All racking should have adequate load signage with information on the safe operating loads of the system fixed in a clear position.
Safe working load charts not prominently displayed on racking structures can result in serious workplace injuries and delivery of an improvement notice from Health & Safety Act authorities.
What is a Load Chart?
A load chart should define the loading for a racking system at a number of different levels. These include:
- Bay (between 2 uprights)
- Shelf or level (pair of beams)
- For the unit to be stored i.e. a pallet
Why do I need Safe Work Load Charts?
Safe Work Load Charts are necessary to instruct your MHE (Materials Handling Equipment) drivers on the acceptable loads for each beam within your facility. They also provide information on correctly placing loads on beams. They are an aide to avoiding the overloading of beams and placing too much strain on the racking system overall.
The Australian Standard AS4084-12 and many other international standards require load charts on racking systems.
Following is an excerpt from the AS4084-12 standard relating to load chart requirements for compliance.
8.1.2 Working load limits
The working load limit or the total working load limit per bay for the racking installation shall not be exceeded. The permissible unit load limit and permissible unit load limit per bay shall be displayed in accordance with Item (a) of Clause 1.6.1.
8.1.3 Alteration of the racking installation
The racking installation shall not be altered to deviate from the load application and configuration furnished for the racking installation.
Physical alterations to uprights, bracings, beams or components, such as welding on additional cleats or bearers, shall not be made.
In addition, change of use, such as from timber pallets to post pallets, shall not be permitted.
When designing the racking, the nature of the load transfer between unit load (e.g. uniformly distributed action and concentrated action) and the immediate supporting elements shall be considered.
8.1.4 Operating instructions
Racking installation shall have in one or more conspicuous locations, a permanent corrosion resistant plaque not less than 125 mm long and 250 mm high with minimum 25 mm lettering and shall be mechanically secured to the racking structure at 2 m above floor level. Operating instructions on the plaque shall include but not be limited to the following:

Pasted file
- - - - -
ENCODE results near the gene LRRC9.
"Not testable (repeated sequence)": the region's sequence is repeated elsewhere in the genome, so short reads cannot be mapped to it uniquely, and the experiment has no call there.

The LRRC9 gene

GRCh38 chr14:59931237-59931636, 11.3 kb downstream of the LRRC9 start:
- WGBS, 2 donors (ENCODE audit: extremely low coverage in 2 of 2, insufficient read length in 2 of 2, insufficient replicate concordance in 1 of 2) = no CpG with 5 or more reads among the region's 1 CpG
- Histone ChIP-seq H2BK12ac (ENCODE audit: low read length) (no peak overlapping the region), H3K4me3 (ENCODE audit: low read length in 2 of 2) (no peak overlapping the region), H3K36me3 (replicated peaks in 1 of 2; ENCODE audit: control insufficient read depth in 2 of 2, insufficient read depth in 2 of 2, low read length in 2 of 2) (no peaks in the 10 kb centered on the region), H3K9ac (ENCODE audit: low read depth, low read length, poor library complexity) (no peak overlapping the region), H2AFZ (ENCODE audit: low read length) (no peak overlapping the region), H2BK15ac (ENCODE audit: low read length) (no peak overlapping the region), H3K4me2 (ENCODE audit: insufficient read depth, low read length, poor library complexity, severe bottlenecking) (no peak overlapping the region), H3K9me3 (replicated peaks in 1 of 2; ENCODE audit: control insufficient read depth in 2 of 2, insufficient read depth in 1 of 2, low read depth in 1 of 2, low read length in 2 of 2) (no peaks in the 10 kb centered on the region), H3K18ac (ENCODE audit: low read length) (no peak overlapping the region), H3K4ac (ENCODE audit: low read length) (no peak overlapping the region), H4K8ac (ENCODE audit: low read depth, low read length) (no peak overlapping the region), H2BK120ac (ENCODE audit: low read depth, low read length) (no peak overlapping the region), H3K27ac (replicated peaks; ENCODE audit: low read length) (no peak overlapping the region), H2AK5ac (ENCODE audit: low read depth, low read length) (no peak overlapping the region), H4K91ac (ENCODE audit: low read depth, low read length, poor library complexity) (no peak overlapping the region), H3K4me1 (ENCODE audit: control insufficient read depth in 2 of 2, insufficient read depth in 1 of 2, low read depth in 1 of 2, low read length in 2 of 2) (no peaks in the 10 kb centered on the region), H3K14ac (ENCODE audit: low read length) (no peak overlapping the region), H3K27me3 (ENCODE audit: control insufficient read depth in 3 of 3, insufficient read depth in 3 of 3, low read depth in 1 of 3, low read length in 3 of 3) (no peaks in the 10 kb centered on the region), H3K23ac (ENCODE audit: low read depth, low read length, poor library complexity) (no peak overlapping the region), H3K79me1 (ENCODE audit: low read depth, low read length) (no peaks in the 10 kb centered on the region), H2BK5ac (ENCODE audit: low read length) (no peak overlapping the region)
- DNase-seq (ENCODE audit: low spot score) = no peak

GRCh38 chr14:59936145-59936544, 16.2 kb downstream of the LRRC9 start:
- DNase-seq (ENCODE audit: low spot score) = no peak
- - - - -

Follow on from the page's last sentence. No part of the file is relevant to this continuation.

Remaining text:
(a) The correct application and use of the equipment.
(b) The working load limits to be adhered to.
(c) Prohibitions on unauthorized alterations.
(d) The requirement to report any damage incurred due to impact so that its effect can be assessed in accordance with Clauses 8.3 and 8.4.
What happens if my staff have been adjusting my racking?
The adjustment of racking including beam levels can in some instances impact upon the load carrying capacity of a racking system. If you are not sure contact IRIA for advice.
How can I get my racking load rated?
IRIA can test all racking component and racking systems at its lab in Melbourne. Tests include:
- Beam Tests
- Upright Tests
- Frame Tests
All equipment is purpose built and testing can range from an individual beam to an entire system for certification to AS4084 2012 and other standards upon request. In addition to this IRIA maintains a database on a range of racking components that have been tested. This allows for clients to be comfortable that racking load charts produced by IRIA are based upon real world testing of the components that make up the system. Contact us to see if we have test data on your brand of racking. With older, unsupported racking along with the entry of poor quality offshore racking IRIA may be able to assist.
Use the contact enquiry form here to discuss supplying load charts for your racking system - any brand, all brands.
A metal manufacturer using a mixture of racking brands including an unknown brand, were required to have load charts for compliance to the AS4084 standard. Since the load data for this pallet rack system was unavailable, load testing on the pallet beams was performed at IRIA’s dedicated test facility. Read more about this in the case study.